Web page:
Early July COVID-19 Update: Due to reintroduced restrictions, we've been forced to postpone ALL improv classes until further notice. We will be in touch with affected students via email. We'll be converting listed in-person sketch comedy classes to online versions, and adding additional classes where possible. There are no shows running at the theatre.

  Improv Conspiracy Blog

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  October 15, 2019

Being funny is not easy. I do not say this because of the "sad clown" myth or the tale of Pagliacci or the fact that participation in any comedy circuit is a largely thankless task. I say it because being funny is, on a fundamental level beyond the professional sphere, the product of hours upon hours of effort. 

I have heard it said that "you can’t teach funny". I reject this attitude; it begins from a false premise. The question the people that say this should be asking is "can you learn funny?" The answer to that question is undoubtedly yes. It is proven by the fact that funny people exist. If we accept that the way a human being acts is the product of all that they have learnt (a stance that any amount of armchair psychology will vindicate), then it stands to reason that a funny person, at some point, learned how to be funny. How? Simple. Whether they noticed they were doing it or not, they paid attention.

If you look through the annals of history, any individual that is extraordinary in a particular field has one thing over those that were less extraordinary: they paid more attention to that field. Ford paid attention to efficiency, da Vinci paid attention to everything, the Dalai Lama paid attention to attention. All that a person who is funny has done is paid more attention to what is funny. 

There is a quote about humour, attributed to either E.B. White or Mark Twain (and paraphrased all the way in between), that goes something like this:

“Analysing a joke is like dissecting a frog. You learn a lot, but the frog dies.”

The merits of this quote are obvious to anyone who has attended a bad open mic night. But to extend the analogy further, the entire field of amphibian biology tells us that if you dissect enough frogs you get pretty good at knowing what’s going on inside a frog without having to kill it. You end up with an internal reference sheet of frog anatomy that you can apply to any frog you see. You can spot a sick frog or a healthy frog from a mile off, and you’ll probably know the things you can give that frog to make the frog better if it needs some kind of improvement. In short, the more you think about jokes, the better you will be at making jokes. 

In Donald Schön’s "Teaching Artistry Through Reflection-in-Action" – a chapter from 1987’s Educating the Reflective Practitioner – the author makes reference to a friend of his that is a tennis coach. This coach begins courses by having his pupils get to grips with the feeling of “hitting the ball right”. From this baseline of practical knowledge the students can intuit when they are hitting the ball wrong, and make corrections accordingly. So, too, with being funny.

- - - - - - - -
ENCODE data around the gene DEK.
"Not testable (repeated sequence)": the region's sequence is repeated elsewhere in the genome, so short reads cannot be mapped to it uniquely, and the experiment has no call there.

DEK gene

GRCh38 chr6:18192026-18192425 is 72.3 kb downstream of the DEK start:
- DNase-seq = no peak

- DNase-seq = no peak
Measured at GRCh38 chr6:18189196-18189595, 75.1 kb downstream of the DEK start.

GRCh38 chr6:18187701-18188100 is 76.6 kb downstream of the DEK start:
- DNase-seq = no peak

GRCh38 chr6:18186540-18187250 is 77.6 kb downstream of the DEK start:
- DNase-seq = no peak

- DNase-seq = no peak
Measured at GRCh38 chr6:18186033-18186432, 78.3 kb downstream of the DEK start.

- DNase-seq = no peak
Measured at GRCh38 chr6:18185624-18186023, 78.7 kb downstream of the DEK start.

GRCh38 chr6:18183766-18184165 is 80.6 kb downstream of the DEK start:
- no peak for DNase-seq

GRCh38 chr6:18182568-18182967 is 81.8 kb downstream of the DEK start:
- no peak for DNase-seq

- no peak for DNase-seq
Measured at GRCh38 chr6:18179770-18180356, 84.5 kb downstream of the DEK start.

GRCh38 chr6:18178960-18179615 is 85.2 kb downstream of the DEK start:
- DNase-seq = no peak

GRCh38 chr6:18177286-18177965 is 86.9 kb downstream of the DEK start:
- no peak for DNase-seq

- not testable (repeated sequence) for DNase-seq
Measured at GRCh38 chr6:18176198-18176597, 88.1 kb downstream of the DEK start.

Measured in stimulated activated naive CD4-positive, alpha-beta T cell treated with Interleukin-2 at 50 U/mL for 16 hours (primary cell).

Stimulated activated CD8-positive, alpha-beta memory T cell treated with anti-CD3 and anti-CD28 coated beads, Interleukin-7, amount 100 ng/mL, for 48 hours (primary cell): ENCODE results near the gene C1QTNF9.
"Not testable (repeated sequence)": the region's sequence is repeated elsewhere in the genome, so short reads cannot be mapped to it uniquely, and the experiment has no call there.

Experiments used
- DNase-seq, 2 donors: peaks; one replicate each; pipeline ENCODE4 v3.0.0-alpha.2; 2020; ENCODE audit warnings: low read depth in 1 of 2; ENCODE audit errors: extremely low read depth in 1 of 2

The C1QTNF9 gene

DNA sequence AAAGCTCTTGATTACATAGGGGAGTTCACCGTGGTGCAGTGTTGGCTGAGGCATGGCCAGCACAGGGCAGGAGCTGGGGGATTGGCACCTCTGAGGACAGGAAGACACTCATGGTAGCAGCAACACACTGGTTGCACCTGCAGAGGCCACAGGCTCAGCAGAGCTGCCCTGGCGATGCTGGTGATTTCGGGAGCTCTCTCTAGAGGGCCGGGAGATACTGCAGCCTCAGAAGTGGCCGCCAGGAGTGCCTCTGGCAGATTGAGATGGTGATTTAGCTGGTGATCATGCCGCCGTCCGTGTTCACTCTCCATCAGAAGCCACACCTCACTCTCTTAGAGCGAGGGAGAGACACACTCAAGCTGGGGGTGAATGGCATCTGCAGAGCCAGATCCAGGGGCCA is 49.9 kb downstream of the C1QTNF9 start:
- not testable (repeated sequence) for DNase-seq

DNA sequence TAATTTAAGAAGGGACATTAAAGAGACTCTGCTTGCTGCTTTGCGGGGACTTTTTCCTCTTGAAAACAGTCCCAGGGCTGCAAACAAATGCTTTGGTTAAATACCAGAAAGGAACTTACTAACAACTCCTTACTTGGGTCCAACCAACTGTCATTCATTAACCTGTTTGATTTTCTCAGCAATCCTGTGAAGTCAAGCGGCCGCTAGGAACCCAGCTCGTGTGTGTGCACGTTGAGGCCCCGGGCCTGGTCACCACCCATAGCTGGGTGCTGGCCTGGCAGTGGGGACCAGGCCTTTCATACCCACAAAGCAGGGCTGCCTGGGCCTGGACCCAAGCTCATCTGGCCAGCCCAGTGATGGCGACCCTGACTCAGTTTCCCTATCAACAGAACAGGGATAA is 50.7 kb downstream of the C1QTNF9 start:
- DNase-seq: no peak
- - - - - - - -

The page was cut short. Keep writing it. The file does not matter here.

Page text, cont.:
What I am suggesting is essentially a mindfulness practice. What is being funny? It is the practice of making people laugh. I suggest, therefore, that any attempt to be funny begins with the conscious attempt to actively notice moments in which laughter occurs and consider what caused it to occur. Knowing this, you can attempt to replicate the event. 

This is hard. This is unintuitive. You will fight the urge to barrel forward and continue inventing things in search of another laugh. You will become introspective at the point at which you should feel most connected. You will ruin an embarrassing number of conversations. You will kill uncountable frogs. But you will learn what funny means – to yourself as well as others.

This practice is taught in earnest during The Improv Conspiracy’s Level 3 improv class, which focuses on the game of a scene. In essence, what I’m describing is "framing" – identifying the part of a scene that makes it enjoyable to watch and play, then pointing it out so that it is apparent that you will continue to play with it. That said, you needn’t be in class to start noticing when things are funny, especially within such a rich community of practiced funny people. There are ample opportunities to find laughter being triggered, whether it be around the foyer where the crowd is cracking bits or in the theatre where one can observe the effect of actions on audiences. Should you wish to engage with the funny more directly and start honing your ability to "hit the ball right", I would strongly recommend finding your way on to the stage; take a class, attend a jam, start a team. Whatever you do, don’t shy away from people that make you laugh.

"Funny people" have been framing things, consciously or not, since the moment they first made a parent chuckle. Since then they have listened for the laugh – and not just in others, but in themselves. Like a skilled illustrator who started drawing in preschool and never really stopped, they have accidentally developed a competence they never aimed to gain. They have not sought the laugh, but they have stumbled upon it. Knowing where it is, they have been able to find it again. In connecting to the fertile land they have learned the roads of humour, and this does not mean that you can’t learn them too. 

Being funny is not an ephemeral, inborn talent – it is a skill. Get curious, start exploring, and listen.